Maria McKee|Madonna

High Dive (Viewfinder)|American Life (Maverick/Warner Bros.)

Shame Maria McKee couldn't lift the name of Madonna's label for her own upstart; seven years since Geffen made an orphan of its once-beloved daughter by abusing her Life is Sweet, she returns as the real renegade of this twosome, who came of age and stardom at roughly the same time and traveled down two very different paths. The literal-minded might insist they wound up at roughly the same spot, meaning deep inside themselves; how much you care about both two decades on depends greatly upon how much you careabout both. In Madonna's case, that likely ain't much; icons are too distant and cold to relate to, especially when they sing about soy lattes and hire French producers. McKee's easier to give a damn about, because she's out to carry the world's burden on her tiny shoulders, which may be what causes her to sing like she's got a mother backache some of the time.

Madonna, living the high American Life, loves her husband, wuvs her kids and absolutely adores her blessed, hard-won existence even if she's feeling guilty about it, which passes for cultural criticism post-Material Girl; she's flaunting, even if she pretends otherwise. Still, the reviewing masses will insist the beast has been domesticated; some might even say tranquilized. Ah, yet who but rock crits listen to lyrics? She is and always has been about innuendo-out-the-other dance music, though sadly not the Music, which was far more interesting and engaging than this toned-down, turned-down acoustic-guitar-and-keybs affair that posits her as a Patty Hearst figure held hostage by her trainer and the ghost of a dead mama ("Mother and Father," introspective as a mannequin gets). "Nobody Knows Me," goes one title; as if.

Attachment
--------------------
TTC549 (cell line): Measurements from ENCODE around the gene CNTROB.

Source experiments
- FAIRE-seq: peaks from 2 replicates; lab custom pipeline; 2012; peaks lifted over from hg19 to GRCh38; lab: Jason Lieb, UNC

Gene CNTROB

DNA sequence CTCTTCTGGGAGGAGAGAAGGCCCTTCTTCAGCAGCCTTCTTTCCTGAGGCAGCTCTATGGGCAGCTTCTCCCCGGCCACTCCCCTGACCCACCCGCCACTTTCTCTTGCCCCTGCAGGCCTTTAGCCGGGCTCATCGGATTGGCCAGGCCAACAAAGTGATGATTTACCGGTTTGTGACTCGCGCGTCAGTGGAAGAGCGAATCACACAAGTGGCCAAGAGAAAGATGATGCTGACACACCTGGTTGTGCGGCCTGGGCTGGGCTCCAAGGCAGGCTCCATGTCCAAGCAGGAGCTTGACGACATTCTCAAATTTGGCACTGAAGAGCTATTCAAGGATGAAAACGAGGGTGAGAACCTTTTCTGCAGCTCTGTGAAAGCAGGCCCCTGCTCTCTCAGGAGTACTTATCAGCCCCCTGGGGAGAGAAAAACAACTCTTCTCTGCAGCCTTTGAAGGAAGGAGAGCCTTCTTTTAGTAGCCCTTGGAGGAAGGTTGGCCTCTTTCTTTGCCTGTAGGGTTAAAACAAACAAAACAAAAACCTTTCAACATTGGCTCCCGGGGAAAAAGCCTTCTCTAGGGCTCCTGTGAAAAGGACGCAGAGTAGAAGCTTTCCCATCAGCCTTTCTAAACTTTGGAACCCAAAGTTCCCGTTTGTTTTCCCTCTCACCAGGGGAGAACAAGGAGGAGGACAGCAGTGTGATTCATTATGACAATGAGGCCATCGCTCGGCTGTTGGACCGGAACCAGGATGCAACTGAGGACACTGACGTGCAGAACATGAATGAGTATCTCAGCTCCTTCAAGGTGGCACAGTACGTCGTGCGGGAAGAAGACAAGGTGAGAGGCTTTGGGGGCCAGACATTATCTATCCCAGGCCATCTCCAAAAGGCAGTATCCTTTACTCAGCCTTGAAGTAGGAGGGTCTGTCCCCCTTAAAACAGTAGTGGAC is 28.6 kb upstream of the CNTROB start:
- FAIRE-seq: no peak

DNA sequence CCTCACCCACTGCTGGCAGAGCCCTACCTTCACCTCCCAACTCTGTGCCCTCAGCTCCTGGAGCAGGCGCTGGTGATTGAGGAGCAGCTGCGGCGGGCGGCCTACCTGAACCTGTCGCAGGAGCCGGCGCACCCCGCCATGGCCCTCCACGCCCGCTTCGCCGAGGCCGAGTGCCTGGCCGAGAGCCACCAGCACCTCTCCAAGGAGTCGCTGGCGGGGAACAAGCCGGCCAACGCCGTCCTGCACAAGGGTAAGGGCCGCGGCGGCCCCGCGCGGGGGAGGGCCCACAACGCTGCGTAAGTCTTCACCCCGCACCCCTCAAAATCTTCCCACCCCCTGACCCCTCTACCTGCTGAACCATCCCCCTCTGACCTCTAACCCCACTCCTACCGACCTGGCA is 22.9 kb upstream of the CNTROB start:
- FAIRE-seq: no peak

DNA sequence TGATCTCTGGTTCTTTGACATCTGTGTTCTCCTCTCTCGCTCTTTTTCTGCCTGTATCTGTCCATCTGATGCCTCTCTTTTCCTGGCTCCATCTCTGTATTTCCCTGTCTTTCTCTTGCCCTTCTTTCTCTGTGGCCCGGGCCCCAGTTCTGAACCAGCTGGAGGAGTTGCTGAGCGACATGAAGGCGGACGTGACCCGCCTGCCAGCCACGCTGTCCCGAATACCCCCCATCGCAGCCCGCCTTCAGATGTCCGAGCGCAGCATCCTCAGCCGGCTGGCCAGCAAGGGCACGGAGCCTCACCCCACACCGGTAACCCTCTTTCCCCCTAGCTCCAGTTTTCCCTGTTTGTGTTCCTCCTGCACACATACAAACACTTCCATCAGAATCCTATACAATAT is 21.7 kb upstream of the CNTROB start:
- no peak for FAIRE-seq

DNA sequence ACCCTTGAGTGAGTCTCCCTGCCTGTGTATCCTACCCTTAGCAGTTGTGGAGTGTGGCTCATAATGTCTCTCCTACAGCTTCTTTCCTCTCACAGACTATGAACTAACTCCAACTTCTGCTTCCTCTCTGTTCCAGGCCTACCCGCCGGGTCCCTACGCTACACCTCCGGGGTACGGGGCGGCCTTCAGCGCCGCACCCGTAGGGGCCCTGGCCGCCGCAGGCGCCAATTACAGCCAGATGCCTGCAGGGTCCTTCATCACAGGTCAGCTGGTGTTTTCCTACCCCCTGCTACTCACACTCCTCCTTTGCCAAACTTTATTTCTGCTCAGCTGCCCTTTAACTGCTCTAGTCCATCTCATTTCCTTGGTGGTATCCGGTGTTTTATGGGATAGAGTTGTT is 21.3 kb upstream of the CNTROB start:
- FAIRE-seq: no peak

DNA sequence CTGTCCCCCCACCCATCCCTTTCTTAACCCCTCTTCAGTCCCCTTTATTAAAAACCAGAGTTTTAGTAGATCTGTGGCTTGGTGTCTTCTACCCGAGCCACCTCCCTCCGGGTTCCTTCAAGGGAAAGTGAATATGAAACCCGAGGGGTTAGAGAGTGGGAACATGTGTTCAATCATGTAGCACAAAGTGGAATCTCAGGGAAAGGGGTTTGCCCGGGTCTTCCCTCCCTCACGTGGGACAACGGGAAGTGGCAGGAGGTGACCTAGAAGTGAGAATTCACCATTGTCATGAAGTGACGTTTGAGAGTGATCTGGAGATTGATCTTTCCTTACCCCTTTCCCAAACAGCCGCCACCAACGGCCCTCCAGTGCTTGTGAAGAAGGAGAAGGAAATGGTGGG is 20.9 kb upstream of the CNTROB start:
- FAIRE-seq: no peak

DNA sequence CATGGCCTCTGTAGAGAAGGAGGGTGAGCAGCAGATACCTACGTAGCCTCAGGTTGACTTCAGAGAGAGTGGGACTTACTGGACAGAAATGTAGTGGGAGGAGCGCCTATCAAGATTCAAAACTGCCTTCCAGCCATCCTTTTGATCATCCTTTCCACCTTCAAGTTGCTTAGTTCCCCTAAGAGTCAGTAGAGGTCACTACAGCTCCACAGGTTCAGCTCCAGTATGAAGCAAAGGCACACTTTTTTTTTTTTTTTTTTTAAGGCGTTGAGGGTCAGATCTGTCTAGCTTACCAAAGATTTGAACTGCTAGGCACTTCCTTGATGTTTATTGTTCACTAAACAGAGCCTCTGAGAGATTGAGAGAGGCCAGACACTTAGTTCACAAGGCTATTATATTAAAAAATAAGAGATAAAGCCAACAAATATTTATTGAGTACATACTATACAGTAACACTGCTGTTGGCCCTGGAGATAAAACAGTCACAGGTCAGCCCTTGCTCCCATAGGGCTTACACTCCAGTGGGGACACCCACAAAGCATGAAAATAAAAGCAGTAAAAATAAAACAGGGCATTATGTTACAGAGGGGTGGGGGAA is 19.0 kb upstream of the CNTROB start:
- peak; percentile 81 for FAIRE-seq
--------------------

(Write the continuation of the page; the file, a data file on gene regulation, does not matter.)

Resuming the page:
McKee's thrilling leap off the High Dive lands in a pool of tears and mint tea: part Love (her late-great bro, Brian MacLean, was Arthur Lee's conscience), part Who (windmill bombast, often out of nowhere), part so-high-So-Cal-art-rock (trumpets, trumpets, trumpets) and a thousand parts McKee, who's all high notes when she's brought low by life (like, all the time). She has every right to think the world's out to get her, but not so pessimistic to believe she can't shatter the darkness with a good primal scream or, even, a soul-sistah's low moan ("Love Doesn't Love," pity). She celebrates a rare day of feeling good, sings one for all the boys whose daddies don't love 'em and girls whose men don't stick around ("I wish it could be me"), and even her rock-and-roll suicide song ("Non Religious Building," and...wha?) offers a hand out of the jam. In other words, Madonna feels bad about being Madonna (but not too bad), and McKee feels bad about being McKee (because she can't be you, you poor dear).

 
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